But the problems come from a much longer heritage. The central banks, with asset-buying programs and zero or negative rates, pushed investors to the tail risks of the credit markets, in the junk bonds. This is now unraveling. Massive speculative positions are unraveling and that’s creating strains in financial markets.
JN: How will central banks continue their policy in the coming months?
TM: They will throw everything at it. Kitchen sink, bathroom sink, the neighbors’ sink, everything to support the asset markets. But the unfortunate fact is that there is no amount of liquidity that can save the asset markets if the real economy goes belly up.
They try to soften the blow. But if they try and control the fall of all the risky assets in the world, which are estimated to be roughly $400 trillion, their balance sheets would have to grow by insane amounts.
We’ll have to wait and see, but it seems they keep printing now. I’m of the opinion we should just take the pain and the recovery, instead of stagnating, turn everything into financial mush and central control.
JN: Can political instability arise in the US and eurozone?
TM: For sure. The European banking sector will not be able to cope with this blow, and probably the eurozone won’t be either. We expect the eurozone to start breaking up at some point. Massive poverty and unemployment will create all sorts of havoc, especially in the center and southern European states. Possibly also in the US.
JN: So, you are saying this will cause the eurozone to break up?
TM: Yes. Almost certainly.
JN: I also read in your reports the possibilities of a systemic crisis and hyperinflation. What are the odds of these scenarios?
TM: The systemic crisis scenario we have been pondering for a few years. It means the breaking of the fabric of the financial system. We do not have a precedent of such an event on a global scale—as it would also include the breakdown of the societal order. The closest thing we have seen is the breakup of the Soviet Union.
We are currently drawing up new analyses, and in the most pessimistic scenario, there is a systemic crisis. But we still consider it to be rather unlikely.
Hyperinflation would require massive printing by central banks. We’re not there yet, but if it comes to be that central banks not only buy the risky financial assets, but they will start to provide money for people, then we are on a path that will most likely lead to a monetary collapse and hyperinflation in the end. Because when you open up the printing press to politicians, then they are rarely shut down.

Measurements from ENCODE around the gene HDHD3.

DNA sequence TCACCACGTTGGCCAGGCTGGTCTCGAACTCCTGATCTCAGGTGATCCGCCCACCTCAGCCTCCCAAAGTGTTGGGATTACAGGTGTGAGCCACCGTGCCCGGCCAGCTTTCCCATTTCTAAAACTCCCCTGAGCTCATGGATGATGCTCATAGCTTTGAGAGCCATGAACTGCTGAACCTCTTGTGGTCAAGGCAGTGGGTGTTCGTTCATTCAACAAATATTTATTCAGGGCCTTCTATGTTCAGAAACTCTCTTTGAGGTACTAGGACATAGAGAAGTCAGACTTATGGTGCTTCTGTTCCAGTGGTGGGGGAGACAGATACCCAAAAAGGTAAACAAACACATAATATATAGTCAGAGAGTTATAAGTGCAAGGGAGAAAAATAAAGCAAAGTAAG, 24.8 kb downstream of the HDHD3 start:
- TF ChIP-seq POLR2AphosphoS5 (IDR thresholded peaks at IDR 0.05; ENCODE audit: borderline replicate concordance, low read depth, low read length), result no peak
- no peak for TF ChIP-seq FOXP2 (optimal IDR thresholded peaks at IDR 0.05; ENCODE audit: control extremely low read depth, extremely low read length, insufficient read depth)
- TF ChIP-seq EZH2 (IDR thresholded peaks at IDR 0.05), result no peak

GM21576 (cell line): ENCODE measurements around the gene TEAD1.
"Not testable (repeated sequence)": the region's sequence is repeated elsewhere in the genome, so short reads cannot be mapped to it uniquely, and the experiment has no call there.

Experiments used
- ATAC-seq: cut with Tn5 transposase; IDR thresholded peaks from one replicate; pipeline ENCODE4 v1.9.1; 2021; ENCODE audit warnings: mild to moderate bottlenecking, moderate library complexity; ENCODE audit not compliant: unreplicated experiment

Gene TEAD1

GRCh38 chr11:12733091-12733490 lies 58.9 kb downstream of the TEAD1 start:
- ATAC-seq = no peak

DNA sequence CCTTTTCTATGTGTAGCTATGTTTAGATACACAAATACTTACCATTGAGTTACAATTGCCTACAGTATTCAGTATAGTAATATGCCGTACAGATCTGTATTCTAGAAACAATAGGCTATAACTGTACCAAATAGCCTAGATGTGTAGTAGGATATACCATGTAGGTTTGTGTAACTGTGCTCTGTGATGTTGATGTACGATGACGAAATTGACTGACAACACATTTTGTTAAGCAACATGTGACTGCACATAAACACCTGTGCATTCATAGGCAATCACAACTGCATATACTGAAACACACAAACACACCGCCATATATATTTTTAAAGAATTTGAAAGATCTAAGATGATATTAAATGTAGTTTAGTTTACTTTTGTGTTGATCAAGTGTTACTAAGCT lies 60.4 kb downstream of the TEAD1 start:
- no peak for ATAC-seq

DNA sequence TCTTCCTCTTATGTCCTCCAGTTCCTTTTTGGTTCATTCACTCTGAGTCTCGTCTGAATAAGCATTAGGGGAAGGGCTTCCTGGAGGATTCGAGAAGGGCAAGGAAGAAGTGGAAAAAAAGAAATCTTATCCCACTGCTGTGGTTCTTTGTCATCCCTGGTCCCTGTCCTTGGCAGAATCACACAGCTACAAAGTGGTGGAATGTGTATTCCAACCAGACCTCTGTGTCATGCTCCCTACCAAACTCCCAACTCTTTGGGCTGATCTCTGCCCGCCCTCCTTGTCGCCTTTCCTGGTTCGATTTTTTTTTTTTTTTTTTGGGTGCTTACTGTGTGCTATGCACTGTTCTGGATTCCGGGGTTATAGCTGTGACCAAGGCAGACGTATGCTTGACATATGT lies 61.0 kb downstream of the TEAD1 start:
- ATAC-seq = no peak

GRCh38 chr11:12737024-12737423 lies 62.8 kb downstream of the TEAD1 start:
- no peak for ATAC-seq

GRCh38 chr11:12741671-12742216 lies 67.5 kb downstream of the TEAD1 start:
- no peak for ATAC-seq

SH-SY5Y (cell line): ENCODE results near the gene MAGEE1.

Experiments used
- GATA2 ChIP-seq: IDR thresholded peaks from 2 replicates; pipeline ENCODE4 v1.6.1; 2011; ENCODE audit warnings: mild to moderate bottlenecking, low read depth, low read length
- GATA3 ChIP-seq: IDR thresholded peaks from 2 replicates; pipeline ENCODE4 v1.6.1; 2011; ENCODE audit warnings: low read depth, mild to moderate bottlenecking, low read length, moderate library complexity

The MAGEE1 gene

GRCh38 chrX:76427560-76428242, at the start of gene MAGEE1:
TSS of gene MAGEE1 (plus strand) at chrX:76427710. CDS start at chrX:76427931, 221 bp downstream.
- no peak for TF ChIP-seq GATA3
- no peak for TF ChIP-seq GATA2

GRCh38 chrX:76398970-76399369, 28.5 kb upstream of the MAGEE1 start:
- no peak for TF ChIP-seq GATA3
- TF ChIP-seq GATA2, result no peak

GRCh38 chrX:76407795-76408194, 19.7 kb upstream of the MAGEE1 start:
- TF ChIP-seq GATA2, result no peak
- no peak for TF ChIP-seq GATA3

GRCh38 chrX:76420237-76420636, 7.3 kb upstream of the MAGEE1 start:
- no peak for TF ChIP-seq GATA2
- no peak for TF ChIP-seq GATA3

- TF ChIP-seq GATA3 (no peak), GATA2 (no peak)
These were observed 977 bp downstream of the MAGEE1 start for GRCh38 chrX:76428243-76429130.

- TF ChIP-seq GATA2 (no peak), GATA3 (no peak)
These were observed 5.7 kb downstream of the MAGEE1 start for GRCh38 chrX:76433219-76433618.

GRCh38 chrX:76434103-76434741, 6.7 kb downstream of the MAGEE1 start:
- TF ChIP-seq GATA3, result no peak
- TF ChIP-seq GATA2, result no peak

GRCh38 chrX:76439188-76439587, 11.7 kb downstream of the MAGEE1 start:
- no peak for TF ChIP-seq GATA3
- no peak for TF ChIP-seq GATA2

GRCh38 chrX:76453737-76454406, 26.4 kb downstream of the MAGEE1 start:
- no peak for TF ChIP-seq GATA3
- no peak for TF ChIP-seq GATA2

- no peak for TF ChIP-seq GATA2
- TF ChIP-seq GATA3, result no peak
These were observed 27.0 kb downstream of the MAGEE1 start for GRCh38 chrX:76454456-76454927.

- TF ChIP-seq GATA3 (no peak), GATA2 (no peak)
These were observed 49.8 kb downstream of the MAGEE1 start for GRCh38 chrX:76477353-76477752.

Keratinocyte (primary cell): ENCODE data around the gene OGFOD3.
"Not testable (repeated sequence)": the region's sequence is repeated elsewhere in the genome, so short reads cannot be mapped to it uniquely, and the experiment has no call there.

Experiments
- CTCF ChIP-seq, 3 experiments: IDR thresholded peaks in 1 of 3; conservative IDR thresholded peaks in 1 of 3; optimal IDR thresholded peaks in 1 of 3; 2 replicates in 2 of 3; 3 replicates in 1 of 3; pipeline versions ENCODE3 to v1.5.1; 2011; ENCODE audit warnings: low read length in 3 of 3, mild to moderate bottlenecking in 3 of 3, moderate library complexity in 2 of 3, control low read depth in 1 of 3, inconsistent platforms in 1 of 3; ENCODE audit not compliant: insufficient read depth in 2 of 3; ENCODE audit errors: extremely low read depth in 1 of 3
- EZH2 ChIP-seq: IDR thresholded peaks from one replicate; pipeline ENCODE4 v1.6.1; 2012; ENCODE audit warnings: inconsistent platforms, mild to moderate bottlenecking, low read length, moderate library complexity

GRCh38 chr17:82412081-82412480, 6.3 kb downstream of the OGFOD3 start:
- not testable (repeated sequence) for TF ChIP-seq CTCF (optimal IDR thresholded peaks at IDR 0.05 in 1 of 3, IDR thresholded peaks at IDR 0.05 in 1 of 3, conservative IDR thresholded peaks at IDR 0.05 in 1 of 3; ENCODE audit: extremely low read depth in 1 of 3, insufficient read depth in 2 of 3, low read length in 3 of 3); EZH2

We are truly faced with only drastic options going forward. Hyperinflation is a possibility, although still remote.
JN: Is the current economic environment, with all these major economies in lock down or semi-lock down, deflationary or inflationary?
TM: Definitely deflationary.
JN: But central banks have a problem with deflation. How do you see this developing in the coming months?
TM: Yes, the risk of deflation puts the central banks in a difficult spot. So, they will print, and when this gets going, there is a risk of inflation. But in our baseline scenario we get a European banking crisis and that will very much be deflationary. However, we have to take it month by month to see what happens.
JN: You have written that European banks didn’t clean up their balance sheet after the previous crisis. Now we have entered the next crisis, and these banks will be damaged even more. What will happen to these banks?
TM: They will tumble.
JN: Do you think they will be bailed-in or bailed-out?
TM: The banks that can be bailed-out will be; the others will be bailed-in. In the latter, they will use the depositors’ money to bail the banks, which is legal now. People don’t really understand, but this is a grave risk to everyone holding large sums of money in banks. The risk of depositor bail-ins is really high.
JN: What was your view on the euro, say, five months ago? A viable monetary union?